This leads into a room with four poster bed with Aubusson bed hangings and cover made for Marie Antoinette. On the walls are framed samplers.

The next room had a tableau of Katherine Parr, Thomas Seymore and Lady Jane Grey, but with little other information.

Beyond is the screening room with a DVD of David Starkeys’ history of the time. We gave this a miss.

Beyond is what the map shows as the Document room, This has a portrait of Edward Seymore, but no information about the rest of the contents – a criticism of many of the rooms we saw.

Beyond is the sewing room of Emma Dent, with a model of her sitting at a treadle sewing machine. Hanging up is her dressing gown. Hardly riveting stuff.

The tour now takes you down a staircase with a formidable leg iron on the wall. There is a lot of printed information about Elizabeth I on the corridor walls. I wonder how many people stop to read this. Beyond were portraits of the six wives, wearing examples of jewellery of the time. This was poorly made, looked cheap and shoddy and felt amateurish. There was little information to go with the pictures and I wondered if it was a way of filling up space. A doorway led out into a small Elizabethan knot garden – the best bit of the corridor.

At the far end was a small room with a short DVD by David Starkey on the life and loves of Katherine Parr.

Along another corridor is the library and the morning room. Both are newly opened this year, but made little impression on us. We felt both were uninspiring rooms with no information about them and very little about their contents. The stained glass window in the morning room has the red and white Tudor roses and the arms of Henry VIII. In the centre is a large Tudor table with the dispatch box belonging to Charles I which was one of the spoils of the Battle of Naseby and rumoured to have contained his letters to Henrietta Maria.

The wall paper along the corridor has deep grey stylised Royal Coat of Arms with Honi soit qui mal y pense and the Tudor rose. A definite statement of status.

The tour continues up more stairs into Katherine Parr’s outer room with an elaborate plaster ceiling with gilt on a blue background and hanging bosses. The queen’s privy is off and is a glorious reconstruction with red velvet hangings and red velvet padded seat. It was certainly an improvement than the guard robe in the walls.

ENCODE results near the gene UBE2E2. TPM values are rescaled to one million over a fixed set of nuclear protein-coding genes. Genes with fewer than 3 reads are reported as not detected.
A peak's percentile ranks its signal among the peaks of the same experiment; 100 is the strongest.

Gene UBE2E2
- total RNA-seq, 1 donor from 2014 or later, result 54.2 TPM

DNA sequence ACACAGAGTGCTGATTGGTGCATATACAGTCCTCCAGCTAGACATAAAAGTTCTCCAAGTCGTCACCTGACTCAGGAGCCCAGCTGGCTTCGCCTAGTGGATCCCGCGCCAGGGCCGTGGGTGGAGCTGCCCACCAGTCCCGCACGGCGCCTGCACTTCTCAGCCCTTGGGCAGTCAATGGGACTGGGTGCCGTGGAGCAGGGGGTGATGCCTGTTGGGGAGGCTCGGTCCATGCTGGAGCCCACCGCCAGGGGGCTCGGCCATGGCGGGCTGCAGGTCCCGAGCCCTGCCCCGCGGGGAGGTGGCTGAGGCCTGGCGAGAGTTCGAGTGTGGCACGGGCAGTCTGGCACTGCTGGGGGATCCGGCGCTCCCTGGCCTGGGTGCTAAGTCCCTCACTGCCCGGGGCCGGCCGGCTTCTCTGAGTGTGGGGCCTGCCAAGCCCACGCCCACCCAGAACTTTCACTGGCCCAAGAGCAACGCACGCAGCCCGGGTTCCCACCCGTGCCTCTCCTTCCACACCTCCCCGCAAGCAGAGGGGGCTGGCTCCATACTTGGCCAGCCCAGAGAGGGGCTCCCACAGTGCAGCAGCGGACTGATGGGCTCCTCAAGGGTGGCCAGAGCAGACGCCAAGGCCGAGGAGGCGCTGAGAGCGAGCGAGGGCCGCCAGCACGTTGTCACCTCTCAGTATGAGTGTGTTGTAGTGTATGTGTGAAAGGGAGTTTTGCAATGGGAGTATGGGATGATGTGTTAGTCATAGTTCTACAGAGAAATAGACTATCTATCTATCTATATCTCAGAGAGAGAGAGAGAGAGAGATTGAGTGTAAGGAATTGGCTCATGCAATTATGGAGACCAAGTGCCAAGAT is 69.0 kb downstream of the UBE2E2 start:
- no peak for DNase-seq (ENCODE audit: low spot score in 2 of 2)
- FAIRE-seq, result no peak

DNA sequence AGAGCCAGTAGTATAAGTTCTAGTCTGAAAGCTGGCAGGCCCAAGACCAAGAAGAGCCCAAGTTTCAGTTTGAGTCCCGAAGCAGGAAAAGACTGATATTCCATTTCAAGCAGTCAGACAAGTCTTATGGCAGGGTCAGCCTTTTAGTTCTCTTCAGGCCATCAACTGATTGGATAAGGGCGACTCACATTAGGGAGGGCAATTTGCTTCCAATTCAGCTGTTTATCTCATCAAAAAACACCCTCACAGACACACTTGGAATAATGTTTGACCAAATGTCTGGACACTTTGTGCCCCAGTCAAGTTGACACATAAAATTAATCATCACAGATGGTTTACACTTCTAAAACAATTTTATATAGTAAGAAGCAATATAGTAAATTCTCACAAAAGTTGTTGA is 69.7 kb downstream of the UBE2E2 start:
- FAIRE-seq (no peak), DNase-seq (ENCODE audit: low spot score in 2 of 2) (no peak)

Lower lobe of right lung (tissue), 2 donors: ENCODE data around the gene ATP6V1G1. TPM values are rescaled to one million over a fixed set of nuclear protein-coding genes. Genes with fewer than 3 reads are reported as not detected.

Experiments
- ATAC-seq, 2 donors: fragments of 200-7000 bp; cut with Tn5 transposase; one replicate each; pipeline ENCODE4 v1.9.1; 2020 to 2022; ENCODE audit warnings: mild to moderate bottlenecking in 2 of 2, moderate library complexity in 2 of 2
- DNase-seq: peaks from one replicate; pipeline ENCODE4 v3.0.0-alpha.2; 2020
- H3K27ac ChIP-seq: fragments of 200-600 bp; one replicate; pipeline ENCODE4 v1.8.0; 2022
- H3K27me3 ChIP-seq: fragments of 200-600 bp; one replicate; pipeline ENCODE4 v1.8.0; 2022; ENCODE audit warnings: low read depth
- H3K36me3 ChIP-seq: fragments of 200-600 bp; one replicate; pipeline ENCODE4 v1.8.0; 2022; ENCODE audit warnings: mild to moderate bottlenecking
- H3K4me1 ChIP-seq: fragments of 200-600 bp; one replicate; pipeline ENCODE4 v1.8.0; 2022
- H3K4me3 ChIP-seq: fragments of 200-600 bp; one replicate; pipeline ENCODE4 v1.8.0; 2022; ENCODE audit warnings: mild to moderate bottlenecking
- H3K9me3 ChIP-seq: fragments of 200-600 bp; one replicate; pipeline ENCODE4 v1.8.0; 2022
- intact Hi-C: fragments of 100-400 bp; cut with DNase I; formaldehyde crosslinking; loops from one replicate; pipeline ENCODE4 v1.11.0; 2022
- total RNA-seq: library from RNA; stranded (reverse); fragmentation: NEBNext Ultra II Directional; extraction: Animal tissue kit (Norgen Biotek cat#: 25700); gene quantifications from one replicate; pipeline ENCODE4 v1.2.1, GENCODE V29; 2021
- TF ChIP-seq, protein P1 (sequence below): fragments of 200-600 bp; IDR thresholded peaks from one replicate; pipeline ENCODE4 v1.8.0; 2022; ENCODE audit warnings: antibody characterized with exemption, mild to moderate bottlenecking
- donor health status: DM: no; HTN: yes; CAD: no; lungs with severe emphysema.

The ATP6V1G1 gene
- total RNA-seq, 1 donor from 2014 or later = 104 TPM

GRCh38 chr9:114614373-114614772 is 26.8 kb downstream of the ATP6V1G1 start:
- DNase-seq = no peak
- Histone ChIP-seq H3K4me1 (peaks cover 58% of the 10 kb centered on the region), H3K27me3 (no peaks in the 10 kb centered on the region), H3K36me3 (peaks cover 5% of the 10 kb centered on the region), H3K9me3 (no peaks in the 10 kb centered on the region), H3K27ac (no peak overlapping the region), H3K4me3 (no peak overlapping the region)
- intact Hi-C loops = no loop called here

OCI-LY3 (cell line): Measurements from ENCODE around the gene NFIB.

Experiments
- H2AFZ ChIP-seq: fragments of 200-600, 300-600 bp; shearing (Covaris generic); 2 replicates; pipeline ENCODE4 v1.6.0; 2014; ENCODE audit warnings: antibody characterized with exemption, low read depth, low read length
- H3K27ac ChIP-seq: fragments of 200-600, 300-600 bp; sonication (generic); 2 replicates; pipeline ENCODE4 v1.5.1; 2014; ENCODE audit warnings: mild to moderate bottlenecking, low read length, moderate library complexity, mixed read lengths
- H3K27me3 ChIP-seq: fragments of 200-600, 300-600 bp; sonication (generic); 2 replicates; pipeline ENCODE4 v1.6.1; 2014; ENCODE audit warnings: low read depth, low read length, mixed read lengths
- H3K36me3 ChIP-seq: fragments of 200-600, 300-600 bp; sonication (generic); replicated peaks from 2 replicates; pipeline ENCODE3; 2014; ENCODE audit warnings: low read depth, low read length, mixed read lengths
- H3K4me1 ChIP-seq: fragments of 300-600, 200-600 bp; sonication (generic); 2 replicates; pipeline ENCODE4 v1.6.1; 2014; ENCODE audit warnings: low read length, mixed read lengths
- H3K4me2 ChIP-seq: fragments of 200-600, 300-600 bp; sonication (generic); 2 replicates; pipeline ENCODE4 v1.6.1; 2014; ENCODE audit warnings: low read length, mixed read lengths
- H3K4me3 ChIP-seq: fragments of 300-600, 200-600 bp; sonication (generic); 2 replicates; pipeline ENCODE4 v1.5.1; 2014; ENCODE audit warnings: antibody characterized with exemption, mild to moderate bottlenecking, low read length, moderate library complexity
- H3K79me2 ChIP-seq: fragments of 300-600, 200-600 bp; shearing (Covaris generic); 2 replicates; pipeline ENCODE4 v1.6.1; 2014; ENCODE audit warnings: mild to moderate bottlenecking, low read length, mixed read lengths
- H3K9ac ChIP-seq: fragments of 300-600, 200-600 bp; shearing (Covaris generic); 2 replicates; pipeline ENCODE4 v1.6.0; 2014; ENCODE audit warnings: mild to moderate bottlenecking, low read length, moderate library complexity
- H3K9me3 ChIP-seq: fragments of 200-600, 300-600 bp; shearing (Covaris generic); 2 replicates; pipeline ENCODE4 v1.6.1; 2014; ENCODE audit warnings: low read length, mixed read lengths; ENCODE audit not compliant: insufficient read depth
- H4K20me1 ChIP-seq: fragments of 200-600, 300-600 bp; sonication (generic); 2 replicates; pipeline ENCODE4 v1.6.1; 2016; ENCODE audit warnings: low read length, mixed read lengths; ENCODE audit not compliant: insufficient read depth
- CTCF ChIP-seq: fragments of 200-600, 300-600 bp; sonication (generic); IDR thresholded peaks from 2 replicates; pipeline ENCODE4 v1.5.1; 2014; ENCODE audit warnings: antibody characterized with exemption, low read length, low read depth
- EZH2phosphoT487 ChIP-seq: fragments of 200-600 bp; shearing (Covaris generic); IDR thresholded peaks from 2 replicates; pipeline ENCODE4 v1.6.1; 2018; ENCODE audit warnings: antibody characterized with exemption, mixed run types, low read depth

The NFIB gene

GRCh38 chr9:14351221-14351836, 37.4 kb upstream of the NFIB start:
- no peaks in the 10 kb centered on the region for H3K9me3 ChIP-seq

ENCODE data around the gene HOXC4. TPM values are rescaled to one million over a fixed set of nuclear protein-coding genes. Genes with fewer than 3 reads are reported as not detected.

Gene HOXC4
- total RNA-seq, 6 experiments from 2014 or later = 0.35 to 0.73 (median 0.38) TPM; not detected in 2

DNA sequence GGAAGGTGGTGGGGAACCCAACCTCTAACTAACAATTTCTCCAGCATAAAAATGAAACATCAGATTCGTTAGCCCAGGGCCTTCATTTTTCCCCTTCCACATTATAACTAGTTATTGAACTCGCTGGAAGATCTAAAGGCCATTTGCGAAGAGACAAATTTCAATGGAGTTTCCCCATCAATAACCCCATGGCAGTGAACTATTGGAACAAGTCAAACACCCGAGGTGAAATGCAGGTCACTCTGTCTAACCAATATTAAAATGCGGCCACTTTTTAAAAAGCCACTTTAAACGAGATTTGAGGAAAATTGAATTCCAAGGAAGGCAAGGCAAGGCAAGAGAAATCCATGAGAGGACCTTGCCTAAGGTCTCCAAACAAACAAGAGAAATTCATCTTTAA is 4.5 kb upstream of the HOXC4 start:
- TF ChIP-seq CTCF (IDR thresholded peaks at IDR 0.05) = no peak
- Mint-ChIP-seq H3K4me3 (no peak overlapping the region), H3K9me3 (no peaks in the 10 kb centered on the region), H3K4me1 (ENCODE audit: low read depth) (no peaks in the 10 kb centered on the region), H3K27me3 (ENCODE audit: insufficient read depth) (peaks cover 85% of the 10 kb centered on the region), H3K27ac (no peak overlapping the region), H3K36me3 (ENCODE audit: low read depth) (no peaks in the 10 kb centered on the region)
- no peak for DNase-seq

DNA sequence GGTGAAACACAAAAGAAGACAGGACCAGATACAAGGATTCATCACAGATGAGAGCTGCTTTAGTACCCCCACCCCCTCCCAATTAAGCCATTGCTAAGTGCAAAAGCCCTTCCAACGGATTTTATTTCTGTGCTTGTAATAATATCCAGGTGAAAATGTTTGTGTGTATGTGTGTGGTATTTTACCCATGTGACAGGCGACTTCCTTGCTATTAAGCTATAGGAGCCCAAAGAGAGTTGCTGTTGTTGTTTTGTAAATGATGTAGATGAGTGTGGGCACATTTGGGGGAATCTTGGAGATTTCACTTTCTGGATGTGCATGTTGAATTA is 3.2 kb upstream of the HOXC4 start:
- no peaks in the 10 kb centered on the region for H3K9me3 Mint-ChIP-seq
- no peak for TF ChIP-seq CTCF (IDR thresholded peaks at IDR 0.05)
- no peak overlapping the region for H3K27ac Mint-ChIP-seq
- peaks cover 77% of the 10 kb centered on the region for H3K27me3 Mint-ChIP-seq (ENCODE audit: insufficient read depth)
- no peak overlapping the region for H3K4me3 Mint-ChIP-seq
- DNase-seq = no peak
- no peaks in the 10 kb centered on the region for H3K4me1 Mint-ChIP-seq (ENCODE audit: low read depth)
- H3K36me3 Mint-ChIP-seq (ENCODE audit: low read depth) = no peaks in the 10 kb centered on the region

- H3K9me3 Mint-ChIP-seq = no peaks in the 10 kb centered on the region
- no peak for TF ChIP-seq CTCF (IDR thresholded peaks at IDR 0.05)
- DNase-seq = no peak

At the end of a long corridor lined with uninspiring prints and pictures of the Great Exhibition is the Chandos bedroom (but I don’t know which one). This has an impressive four poster bed with a big carved chest at the foot. Display cabinets have a hotch potch of contents, including Oliver Cromwell’s ink well. Off it is a remarkably modern bathroom. Beyond is a second bathroom with a claw foot bath, which leads into the Major’s bedroom which was used by Jack and Mary Dent between the wars. Again an unmemorable room.

By the end of the visit, we felt we had been through a lot of rooms but had come away not much wiser about their contents. There were few room stewards around and those we did see were very quiet and made little attempt to engage with visitors. There was no information about the rooms part from highlighting some of the ‘Treasures of Sudeley’. According to the website there are rare copies of original books written by Katherine Parr, and her love letters to Thomas Seymour. If there are, we missed them – or else they weren’t clearly identified.

Photography is not allowed inside the Castle.

At £14 or £13 for concessions we felt this was very expensive. The gardens are attractive, but they don’t do a reduced ticket just for the grounds. We won’t be going back.

The tea room was uninspiring too.

The car park is by the Visitor Centre and ticket office. It is a 5 minute walk to the house and there is no golf buggy provided. Ask at the ticket office as disabled parking is available by the castle. Manual wheelchairs can be pre-booked from the Visitor Centre.

The Visitor centre, grounds and tea room are accessible. There are no lifts inside the castle and disabled access is restricted to the ground floor only. They do not provide photo books or DVD of exhibits for the rest of the house and the person on the ticket desk looked most surprised when I asked. They do however admit a carer free.

There is more information about access “here.”: